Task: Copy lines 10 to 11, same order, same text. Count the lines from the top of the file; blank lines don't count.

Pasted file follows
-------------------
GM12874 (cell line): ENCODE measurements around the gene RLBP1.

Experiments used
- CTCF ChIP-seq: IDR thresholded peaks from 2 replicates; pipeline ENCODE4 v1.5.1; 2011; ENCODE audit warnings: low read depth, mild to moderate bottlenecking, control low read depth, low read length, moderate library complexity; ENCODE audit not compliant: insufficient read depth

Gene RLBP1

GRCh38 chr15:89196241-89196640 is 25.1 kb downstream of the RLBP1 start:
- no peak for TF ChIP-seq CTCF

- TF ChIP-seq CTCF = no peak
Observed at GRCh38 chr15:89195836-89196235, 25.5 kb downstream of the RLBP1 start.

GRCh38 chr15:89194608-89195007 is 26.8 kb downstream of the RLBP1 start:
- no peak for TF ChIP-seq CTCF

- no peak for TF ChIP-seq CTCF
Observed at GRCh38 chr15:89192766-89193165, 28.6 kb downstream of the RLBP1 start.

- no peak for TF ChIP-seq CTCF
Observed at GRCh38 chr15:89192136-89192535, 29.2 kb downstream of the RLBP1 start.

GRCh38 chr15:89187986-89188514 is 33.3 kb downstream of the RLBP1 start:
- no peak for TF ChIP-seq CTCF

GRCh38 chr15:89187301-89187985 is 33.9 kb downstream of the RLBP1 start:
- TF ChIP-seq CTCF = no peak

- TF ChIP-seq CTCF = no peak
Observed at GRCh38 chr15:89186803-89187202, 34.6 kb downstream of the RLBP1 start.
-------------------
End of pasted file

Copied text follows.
- no peak for TF ChIP-seq CTCF

- no peak for TF ChIP-seq CTCF